UKIP angry over 'confusing' Euro election name

First we had the candidate for the "Literal Democrats". A name so similar to the Liberal Democrats that just enough voters made a mistake and changed the result.

Now UKIP is complaining to the Electoral Commission about the registration of a party for May's European elections in the South West of England with the name "An Independence from Europe".

Adding the "An Independence.." puts them at the top of the ballot paper in an alphabetical list, whereas the UK Independence Party (UKIP) is at the bottom.

And the tag line below the party name seems set to sow confusion - "UK Independence Now" - is this UKIN, or UKIP?

Gawain Towler, a candidate for UKIP in the South West of England constituency, calls the rival campaign a "deliberate spoiler".

Image caption Parties are listed alphabetically

"It is a transparent attempt to get to the top of the list, but they could have called it the Aardvark Party if they'd just wanted to do that. They're not allowed to pass themselves off as someone else. They are trying to cause as much trouble as they can."

UKIP's chairman Steve Crowther is meeting with Electoral Commission Chair Jenny Watson this afternoon and will complain that the party name was allowed to be registered.

The new party listed as "An Independence from Europe" was formed by former UKIP deputy leader and chairman MEP Mike Natrass who says "UKIP do not have sole right to the word independence".

"I have put down what I believe in, and I have always stood for an independence from Europe. I can't see what I have done wrong."

But UKIP's Gawain Towler accuses Mr Natrass of sour grapes after he was not selected as a candidate for these elections.

Mr Natrass doesn't deny that the contest is personal, blaming UKIP leader Nigel Farage: "Did he expect me just to melt away? No, I am going down with my flag."

Fooling the voters with a name is an old trick.

At the 1997 General Election, Richard Huggett was prevented by court action from standing against Conservative Gerald Malone as "Gerald MacClone". Or in Sussex as the "Official Hove Conservative Candidate".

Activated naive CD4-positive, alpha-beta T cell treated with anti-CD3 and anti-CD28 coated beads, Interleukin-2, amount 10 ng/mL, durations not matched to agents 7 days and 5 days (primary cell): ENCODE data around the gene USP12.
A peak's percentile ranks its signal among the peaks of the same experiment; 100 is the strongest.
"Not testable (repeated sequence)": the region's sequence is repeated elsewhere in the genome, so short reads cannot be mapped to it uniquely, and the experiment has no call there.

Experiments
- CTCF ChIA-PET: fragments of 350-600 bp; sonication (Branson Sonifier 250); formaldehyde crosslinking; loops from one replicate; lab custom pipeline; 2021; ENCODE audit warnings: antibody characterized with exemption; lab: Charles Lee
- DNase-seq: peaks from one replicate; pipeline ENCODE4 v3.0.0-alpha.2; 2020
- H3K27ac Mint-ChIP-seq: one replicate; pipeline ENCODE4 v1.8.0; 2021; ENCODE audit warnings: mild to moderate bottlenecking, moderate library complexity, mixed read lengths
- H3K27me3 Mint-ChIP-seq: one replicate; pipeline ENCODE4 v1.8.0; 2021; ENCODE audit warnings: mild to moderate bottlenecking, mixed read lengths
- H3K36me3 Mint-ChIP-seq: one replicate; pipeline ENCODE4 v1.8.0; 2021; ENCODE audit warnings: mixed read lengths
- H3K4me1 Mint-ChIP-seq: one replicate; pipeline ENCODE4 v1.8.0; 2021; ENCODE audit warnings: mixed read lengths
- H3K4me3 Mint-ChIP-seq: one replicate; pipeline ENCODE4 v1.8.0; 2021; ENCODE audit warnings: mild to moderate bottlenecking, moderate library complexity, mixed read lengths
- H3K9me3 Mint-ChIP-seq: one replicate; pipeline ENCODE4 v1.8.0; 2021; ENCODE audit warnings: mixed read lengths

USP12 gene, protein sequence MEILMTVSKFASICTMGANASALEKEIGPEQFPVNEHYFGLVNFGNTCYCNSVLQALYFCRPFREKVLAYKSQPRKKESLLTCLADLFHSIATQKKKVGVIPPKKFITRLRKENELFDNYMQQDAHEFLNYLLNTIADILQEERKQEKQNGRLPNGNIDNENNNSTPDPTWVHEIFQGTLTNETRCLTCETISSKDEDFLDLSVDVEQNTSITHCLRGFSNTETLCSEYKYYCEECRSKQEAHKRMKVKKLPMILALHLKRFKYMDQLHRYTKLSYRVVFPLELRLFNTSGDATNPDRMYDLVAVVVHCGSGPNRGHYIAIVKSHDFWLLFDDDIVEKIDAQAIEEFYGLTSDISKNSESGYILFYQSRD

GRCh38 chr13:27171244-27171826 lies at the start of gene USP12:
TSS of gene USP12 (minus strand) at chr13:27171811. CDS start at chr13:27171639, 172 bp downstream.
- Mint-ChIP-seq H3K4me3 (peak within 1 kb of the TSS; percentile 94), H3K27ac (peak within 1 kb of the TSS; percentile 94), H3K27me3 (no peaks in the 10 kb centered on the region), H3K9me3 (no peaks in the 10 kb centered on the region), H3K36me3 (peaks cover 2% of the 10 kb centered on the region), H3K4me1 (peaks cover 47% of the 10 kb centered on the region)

Labour was also concerned about confusion with splinter Socialist candidates and in 1998 the Tony Blair government changed the law.

Under the Registration of Political Parties Act 1998, any political party can lodge its name and logo with the official registrar at a cost of £150.

In doing so, it is protected from misuse by others and is afforded other rights, such as eligibility, but not entitlement, to a party political broadcast.

When UKIP wanted to register as the Independence Party it was advised this might cause confusion with independent candidates.

Paul Morris, who works for the Borough of Poole Council in Dorset, is the returning officer for the South West constituency and put his signature on the statement of parties and candidates nominated, but says he was not responsible for party names.

"The party has been registered by the Electoral Commission and has also included 12 descriptions that it is able to use on ballot papers. The description "UK Independence Now" is one of the approved descriptions.

"The nomination was validated by myself as the regional returning officer and the party and it's six candidates stand validly nominated for these elections."